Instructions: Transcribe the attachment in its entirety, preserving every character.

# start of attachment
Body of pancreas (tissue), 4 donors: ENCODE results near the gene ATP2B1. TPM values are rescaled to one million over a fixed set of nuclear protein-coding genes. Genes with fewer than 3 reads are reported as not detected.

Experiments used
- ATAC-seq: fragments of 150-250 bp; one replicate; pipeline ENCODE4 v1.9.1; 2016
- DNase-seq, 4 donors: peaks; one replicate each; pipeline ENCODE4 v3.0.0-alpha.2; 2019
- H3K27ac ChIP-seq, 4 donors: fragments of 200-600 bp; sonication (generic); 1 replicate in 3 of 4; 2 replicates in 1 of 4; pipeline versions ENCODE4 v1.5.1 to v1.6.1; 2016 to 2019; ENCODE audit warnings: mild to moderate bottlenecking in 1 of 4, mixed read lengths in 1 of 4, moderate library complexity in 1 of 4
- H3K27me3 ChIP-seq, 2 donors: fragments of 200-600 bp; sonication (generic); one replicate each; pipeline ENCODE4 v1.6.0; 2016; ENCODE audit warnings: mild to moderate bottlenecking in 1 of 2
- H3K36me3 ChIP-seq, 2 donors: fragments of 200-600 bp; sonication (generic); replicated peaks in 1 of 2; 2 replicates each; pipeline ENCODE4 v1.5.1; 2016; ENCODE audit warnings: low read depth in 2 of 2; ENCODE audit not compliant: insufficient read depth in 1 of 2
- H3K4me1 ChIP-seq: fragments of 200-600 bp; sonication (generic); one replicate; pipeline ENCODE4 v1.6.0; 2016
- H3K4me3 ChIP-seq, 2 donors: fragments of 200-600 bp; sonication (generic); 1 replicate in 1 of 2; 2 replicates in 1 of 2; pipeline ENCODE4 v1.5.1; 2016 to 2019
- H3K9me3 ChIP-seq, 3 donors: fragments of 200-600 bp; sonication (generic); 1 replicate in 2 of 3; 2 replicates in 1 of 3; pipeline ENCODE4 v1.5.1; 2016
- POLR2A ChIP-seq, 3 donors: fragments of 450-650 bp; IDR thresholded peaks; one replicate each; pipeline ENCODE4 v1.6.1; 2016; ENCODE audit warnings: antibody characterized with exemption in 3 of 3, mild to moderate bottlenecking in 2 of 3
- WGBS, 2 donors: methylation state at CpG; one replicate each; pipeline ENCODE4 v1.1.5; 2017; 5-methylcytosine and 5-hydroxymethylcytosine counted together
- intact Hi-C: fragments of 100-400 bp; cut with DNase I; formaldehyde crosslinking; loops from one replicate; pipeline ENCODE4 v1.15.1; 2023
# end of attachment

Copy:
Body of pancreas (tissue), 4 donors: ENCODE results near the gene ATP2B1. TPM values are rescaled to one million over a fixed set of nuclear protein-coding genes. Genes with fewer than 3 reads are reported as not detected.

Experiments used
- ATAC-seq: fragments of 150-250 bp; one replicate; pipeline ENCODE4 v1.9.1; 2016
- DNase-seq, 4 donors: peaks; one replicate each; pipeline ENCODE4 v3.0.0-alpha.2; 2019
- H3K27ac ChIP-seq, 4 donors: fragments of 200-600 bp; sonication (generic); 1 replicate in 3 of 4; 2 replicates in 1 of 4; pipeline versions ENCODE4 v1.5.1 to v1.6.1; 2016 to 2019; ENCODE audit warnings: mild to moderate bottlenecking in 1 of 4, mixed read lengths in 1 of 4, moderate library complexity in 1 of 4
- H3K27me3 ChIP-seq, 2 donors: fragments of 200-600 bp; sonication (generic); one replicate each; pipeline ENCODE4 v1.6.0; 2016; ENCODE audit warnings: mild to moderate bottlenecking in 1 of 2
- H3K36me3 ChIP-seq, 2 donors: fragments of 200-600 bp; sonication (generic); replicated peaks in 1 of 2; 2 replicates each; pipeline ENCODE4 v1.5.1; 2016; ENCODE audit warnings: low read depth in 2 of 2; ENCODE audit not compliant: insufficient read depth in 1 of 2
- H3K4me1 ChIP-seq: fragments of 200-600 bp; sonication (generic); one replicate; pipeline ENCODE4 v1.6.0; 2016
- H3K4me3 ChIP-seq, 2 donors: fragments of 200-600 bp; sonication (generic); 1 replicate in 1 of 2; 2 replicates in 1 of 2; pipeline ENCODE4 v1.5.1; 2016 to 2019
- H3K9me3 ChIP-seq, 3 donors: fragments of 200-600 bp; sonication (generic); 1 replicate in 2 of 3; 2 replicates in 1 of 3; pipeline ENCODE4 v1.5.1; 2016
- POLR2A ChIP-seq, 3 donors: fragments of 450-650 bp; IDR thresholded peaks; one replicate each; pipeline ENCODE4 v1.6.1; 2016; ENCODE audit warnings: antibody characterized with exemption in 3 of 3, mild to moderate bottlenecking in 2 of 3
- WGBS, 2 donors: methylation state at CpG; one replicate each; pipeline ENCODE4 v1.1.5; 2017; 5-methylcytosine and 5-hydroxymethylcytosine counted together
- intact Hi-C: fragments of 100-400 bp; cut with DNase I; formaldehyde crosslinking; loops from one replicate; pipeline ENCODE4 v1.15.1; 2023